Among this group, Misrach’s process is distinctive as having originated with a commission by the High Museum of Art, Atlanta and that the book was created as a collaboration with Orff, whose work on sustainability is on view at the National Academy Museum in Seismic Shifts: 10 Visionaries in Contemporary Art and Architecture. Berkeley-based, Misrach is famous as much for his Desert Cantos’sexposés of land abuse as for the poetry of his Golden Gate nocturnes. For his museum mandate to photograph the south, he looked at a 150-mile section of the Mississippi River east of New Orleans—the locale of over 100 oil refineries, chemical manufacturing facilities, sugar refineries, and towns—known as “Cancer Alley.” Misrach’s images of the too proximate intersection of oil industry, aboreal landscapes, and human habitats are also in a muted palette. His scenes are captured from a moderate nearness, immersing the viewer. Some are obscured by dense chemical smog, while others reveal withered trees above stilled marshes crossed by a rusting pipeline or barricaded by chain link fences holding signage forbidding access. Elements of nature appear frequently, thus the pallor evokes terminal debilitation. The sites are unpeopled, as if abandoned ghost towns—the haunting future to come.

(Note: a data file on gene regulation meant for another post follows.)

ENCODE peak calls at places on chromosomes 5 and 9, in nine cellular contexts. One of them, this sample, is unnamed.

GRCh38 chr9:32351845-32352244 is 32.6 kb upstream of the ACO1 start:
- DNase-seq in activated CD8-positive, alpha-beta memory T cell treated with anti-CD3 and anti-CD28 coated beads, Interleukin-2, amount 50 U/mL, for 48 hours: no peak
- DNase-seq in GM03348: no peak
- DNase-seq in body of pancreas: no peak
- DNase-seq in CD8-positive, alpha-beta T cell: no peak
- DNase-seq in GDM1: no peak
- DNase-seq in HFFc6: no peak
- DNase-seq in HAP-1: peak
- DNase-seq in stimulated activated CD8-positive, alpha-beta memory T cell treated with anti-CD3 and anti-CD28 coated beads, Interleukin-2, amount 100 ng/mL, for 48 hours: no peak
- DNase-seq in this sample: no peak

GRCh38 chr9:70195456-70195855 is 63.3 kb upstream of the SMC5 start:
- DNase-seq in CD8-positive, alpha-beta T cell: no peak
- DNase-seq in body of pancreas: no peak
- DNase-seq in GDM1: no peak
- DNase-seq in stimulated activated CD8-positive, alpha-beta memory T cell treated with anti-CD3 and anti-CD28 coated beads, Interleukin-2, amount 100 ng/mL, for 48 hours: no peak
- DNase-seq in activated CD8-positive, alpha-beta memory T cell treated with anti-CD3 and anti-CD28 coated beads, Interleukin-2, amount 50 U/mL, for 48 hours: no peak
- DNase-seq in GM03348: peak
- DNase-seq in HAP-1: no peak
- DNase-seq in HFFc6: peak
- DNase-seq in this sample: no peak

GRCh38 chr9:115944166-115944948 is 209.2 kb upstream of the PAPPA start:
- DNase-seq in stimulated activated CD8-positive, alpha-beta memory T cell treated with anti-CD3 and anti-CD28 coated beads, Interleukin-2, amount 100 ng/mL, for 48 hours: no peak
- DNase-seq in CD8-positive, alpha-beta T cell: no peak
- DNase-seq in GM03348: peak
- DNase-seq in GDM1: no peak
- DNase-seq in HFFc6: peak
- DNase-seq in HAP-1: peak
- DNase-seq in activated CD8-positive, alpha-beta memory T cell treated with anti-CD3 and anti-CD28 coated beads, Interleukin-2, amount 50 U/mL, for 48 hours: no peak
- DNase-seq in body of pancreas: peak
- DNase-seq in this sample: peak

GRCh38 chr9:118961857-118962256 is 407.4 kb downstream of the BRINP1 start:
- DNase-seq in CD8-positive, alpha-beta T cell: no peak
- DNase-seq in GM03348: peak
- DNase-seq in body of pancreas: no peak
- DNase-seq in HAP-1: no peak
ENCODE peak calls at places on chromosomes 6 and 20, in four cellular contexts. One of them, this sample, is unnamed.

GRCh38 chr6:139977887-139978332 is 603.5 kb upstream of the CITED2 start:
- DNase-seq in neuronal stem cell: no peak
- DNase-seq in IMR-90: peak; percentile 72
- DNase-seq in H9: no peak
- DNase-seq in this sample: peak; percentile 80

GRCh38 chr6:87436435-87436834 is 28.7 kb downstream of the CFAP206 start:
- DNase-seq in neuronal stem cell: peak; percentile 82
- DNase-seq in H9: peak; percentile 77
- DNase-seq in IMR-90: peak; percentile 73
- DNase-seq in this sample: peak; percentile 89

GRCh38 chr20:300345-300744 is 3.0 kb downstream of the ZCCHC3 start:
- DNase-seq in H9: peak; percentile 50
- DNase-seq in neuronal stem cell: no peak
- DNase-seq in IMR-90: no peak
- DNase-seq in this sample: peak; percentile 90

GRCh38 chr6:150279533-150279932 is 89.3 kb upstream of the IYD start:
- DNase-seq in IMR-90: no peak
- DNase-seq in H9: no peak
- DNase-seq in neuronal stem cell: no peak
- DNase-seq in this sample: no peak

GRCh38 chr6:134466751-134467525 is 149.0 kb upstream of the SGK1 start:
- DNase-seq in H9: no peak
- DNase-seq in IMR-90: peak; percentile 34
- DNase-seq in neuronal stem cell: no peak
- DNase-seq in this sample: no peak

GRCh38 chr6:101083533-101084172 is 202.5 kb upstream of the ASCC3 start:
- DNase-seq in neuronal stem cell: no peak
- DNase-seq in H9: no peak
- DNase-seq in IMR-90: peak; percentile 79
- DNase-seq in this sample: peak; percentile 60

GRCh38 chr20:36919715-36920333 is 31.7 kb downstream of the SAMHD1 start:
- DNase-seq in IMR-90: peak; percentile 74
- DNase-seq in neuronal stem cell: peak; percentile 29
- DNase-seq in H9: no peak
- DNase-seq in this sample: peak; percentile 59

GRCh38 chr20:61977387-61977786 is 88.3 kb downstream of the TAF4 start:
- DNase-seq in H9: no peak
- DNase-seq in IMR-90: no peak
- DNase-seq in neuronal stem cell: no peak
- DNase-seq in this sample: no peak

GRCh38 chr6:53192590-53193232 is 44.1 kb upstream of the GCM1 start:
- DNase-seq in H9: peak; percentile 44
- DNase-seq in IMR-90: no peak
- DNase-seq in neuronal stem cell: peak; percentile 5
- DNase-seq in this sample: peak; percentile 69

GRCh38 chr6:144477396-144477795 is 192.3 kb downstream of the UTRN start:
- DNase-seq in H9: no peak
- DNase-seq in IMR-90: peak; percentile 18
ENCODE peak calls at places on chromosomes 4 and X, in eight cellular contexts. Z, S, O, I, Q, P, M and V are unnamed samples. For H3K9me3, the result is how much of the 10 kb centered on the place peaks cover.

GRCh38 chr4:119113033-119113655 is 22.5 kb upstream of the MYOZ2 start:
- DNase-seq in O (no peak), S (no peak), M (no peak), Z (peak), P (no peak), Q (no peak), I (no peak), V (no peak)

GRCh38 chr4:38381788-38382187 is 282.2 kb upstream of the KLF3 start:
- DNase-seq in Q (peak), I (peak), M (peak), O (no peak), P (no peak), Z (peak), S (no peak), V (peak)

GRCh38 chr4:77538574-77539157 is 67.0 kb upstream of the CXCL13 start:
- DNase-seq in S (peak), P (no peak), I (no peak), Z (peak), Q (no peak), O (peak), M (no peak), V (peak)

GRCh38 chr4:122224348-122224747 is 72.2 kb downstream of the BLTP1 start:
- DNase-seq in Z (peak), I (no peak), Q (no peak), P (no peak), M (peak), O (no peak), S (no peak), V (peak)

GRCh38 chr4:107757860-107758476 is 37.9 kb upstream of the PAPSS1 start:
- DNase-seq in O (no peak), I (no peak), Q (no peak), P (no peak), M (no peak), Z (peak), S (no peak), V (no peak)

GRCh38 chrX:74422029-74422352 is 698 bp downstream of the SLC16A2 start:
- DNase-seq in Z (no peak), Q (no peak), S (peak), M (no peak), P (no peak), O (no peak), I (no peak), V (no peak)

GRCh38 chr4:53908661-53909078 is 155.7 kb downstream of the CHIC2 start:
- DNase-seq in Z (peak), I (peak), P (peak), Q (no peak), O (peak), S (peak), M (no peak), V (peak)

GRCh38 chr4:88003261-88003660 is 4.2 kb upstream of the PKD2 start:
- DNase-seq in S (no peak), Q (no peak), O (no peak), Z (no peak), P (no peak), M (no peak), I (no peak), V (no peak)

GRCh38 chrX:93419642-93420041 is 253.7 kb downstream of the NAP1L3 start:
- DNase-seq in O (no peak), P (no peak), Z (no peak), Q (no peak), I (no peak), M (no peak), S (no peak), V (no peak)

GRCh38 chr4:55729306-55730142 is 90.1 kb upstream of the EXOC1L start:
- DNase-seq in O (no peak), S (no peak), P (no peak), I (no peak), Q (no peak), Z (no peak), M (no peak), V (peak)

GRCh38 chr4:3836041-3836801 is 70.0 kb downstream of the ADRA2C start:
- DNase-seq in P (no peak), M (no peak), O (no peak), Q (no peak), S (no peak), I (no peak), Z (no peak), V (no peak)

For the second half of the book, Orff and her firm SCAPE take Cancer Alley as a microcosm of industrial/social practices. Their encyclopedic “Ecological Atlas” provides comprehensive information on the history, geology, and distribution of oil usage and its social and ecological impacts. The density of data is leavened by ingeniously designed layered collages of illustrative photographs, lyrical drawing in maps and charts, and verbal imagery. A separate Glossary of Terms & Solutions for a Post-Petrochemical Culture slipped into a back cover pocket offers proactive solutions, moving forward the book’s evidence that we can’t live this way any longer. Petrochemical America is magisterial in its ambition to span aesthetics and cognition, environmentalist ethics and pragmatic practices.
All three of these volumes are tacitly elegiac, picturing loss of a world prior to pervasive and dominant industrial development. But in a change of emphasis that is inherently aesthetic, they go far beyond nostalgic Romantic reverie to more direct visual and verbal address. Oil is the fulcrum on which our future pivots. As we await President Obama’s decision on the extent to which the United States will facilitate Canada’s pernicious Alberta oil sands extraction, the numbers rallying against it in both news media and the streets indicate that it has become a galvanizing issue. Political pundits are increasingly urging emission curtailment by a carbon tax. With their courageous mix of affective images and assertive texts, these artists’ books of fine art photography should be in the hands of every member of Congress, resident of the White House, museum curator—and yours.
SUZAAN BOETTGER, an art historian and critic in New York, is working on a book on environmentalist art.